Cancer cells exhibit distinct metabolic activities and nutritional dependencies compared to normal cells. Thus, characterization of nutrient demands by individual tumor types may identify specific vulnerabilities that can be manipulated to target the destruction of cancer cells. We find that MYC-driven liver tumors rely on augmented tryptophan (Trp) uptake, yet Trp utilization to generate metabolites in the kynurenine (Kyn) pathway is reduced. Depriving MYC-driven tumors of Trp through a No-Trp diet not only prevents tumor growth but also restores the transcriptional profile of normal liver cells. Despite Trp starvation, protein synthesis remains unhindered in liver cancer cells. We define a crucial role for the Trp-derived metabolite indole 3-pyruvate (I3P) in liver tumor growth. I3P supplementation effectively restores the growth of liver cancer cells starved of Trp. These findings suggest that I3P is a potential therapeutic target in MYC-driven cancers. Developing methods to target this metabolite represents a potential avenue for liver cancer treatment.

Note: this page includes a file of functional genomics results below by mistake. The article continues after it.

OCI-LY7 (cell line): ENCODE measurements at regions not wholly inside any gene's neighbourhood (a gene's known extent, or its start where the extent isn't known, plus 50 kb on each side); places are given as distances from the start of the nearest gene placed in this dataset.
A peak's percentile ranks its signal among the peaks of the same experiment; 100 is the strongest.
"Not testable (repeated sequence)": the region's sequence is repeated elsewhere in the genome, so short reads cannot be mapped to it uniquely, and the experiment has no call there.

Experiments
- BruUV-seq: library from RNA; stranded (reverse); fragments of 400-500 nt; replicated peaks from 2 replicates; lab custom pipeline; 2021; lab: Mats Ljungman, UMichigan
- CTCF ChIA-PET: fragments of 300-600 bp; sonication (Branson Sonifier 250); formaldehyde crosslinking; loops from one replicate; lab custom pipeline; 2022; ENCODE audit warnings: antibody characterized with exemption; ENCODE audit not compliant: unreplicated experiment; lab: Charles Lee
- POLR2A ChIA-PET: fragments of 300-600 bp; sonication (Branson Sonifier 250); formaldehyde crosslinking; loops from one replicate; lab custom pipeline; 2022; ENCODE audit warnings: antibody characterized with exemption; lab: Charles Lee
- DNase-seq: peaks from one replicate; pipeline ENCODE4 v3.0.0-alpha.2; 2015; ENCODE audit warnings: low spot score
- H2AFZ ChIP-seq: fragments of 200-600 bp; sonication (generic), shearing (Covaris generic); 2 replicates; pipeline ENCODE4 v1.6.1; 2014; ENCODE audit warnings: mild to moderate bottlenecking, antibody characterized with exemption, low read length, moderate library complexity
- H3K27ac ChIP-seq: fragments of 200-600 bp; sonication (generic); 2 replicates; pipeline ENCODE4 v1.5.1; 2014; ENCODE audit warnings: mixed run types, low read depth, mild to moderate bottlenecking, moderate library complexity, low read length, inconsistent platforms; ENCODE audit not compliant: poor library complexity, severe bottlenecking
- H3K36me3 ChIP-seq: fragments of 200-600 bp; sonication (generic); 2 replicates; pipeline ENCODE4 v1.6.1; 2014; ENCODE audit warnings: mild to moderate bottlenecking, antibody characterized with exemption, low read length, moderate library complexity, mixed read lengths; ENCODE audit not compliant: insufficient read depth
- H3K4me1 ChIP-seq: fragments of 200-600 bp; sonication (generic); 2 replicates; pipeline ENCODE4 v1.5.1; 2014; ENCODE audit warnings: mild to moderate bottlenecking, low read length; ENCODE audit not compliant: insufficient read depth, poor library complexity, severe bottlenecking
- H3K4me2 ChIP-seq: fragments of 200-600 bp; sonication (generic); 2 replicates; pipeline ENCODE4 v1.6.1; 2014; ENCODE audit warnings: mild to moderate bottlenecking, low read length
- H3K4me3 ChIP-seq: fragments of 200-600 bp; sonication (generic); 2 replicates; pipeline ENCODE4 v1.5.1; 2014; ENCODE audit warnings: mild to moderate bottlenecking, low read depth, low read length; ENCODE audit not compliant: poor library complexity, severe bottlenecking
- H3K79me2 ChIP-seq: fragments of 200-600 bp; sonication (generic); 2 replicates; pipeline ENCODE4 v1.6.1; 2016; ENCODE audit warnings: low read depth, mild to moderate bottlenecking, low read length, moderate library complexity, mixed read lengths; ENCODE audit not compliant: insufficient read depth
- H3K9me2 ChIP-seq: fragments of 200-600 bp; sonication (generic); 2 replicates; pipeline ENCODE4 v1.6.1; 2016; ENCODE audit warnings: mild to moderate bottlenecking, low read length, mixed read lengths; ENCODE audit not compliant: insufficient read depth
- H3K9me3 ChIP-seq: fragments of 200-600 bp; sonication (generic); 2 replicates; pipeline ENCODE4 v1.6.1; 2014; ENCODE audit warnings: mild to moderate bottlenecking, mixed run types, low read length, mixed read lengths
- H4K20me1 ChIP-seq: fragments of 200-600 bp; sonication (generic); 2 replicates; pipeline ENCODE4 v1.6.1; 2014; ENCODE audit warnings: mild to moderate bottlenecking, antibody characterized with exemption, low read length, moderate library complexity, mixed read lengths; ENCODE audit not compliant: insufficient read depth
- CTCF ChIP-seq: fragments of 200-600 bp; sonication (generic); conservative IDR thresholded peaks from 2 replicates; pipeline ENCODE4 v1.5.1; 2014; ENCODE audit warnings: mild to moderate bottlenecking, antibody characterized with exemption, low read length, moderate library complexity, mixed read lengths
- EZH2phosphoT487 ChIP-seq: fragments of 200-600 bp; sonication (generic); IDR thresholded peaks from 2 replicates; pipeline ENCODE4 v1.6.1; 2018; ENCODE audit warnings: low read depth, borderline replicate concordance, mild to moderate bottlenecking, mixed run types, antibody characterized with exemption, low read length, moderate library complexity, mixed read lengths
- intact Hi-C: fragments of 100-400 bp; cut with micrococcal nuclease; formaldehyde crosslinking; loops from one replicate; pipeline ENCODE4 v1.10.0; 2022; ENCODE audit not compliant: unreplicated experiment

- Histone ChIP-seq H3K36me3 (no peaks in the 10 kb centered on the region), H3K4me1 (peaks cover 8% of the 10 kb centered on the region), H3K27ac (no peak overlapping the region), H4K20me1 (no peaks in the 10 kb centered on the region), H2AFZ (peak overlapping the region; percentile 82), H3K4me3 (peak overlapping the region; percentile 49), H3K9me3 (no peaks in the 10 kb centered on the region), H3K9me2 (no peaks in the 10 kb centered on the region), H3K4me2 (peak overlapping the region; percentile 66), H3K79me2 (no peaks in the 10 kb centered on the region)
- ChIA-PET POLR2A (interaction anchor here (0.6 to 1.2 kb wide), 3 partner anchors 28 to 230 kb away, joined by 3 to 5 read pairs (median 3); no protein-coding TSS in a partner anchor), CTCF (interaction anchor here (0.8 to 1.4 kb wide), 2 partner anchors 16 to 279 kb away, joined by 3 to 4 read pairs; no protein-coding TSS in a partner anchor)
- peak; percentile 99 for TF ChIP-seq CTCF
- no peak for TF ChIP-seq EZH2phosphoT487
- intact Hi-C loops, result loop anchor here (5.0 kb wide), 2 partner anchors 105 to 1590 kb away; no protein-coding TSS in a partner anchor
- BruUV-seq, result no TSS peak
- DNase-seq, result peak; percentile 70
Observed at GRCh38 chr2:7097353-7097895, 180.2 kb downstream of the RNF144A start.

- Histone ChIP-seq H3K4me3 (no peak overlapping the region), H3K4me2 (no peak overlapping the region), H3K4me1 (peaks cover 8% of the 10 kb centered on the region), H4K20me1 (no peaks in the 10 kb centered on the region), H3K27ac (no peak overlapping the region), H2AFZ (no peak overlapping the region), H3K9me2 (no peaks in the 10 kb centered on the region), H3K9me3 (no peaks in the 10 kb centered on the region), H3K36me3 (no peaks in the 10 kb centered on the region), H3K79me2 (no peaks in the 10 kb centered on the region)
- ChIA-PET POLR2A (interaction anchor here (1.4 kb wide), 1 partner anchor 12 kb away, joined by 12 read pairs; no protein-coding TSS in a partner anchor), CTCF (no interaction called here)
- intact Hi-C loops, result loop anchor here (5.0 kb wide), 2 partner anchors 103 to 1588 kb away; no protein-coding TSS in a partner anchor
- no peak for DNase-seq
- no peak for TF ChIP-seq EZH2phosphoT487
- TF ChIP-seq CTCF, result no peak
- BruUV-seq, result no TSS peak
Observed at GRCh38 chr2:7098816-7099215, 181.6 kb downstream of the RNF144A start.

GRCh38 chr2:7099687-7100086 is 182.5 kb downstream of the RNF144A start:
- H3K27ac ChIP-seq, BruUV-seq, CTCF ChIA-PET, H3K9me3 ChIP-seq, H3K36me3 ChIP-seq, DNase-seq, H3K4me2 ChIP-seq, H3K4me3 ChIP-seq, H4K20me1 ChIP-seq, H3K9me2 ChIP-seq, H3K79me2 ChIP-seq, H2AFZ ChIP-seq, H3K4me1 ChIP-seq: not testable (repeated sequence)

Original languageEnglish (US)
Article number4266
JournalNature communications
Issue number1
StatePublished - Dec 2024

ASJC Scopus subject areas

  • General Chemistry
  • General Biochemistry, Genetics and Molecular Biology
  • General Physics and Astronomy


Dive into the research topics of 'Tryptophan fuels MYC-dependent liver tumorigenesis through indole 3-pyruvate synthesis'. Together they form a unique fingerprint.

Cite this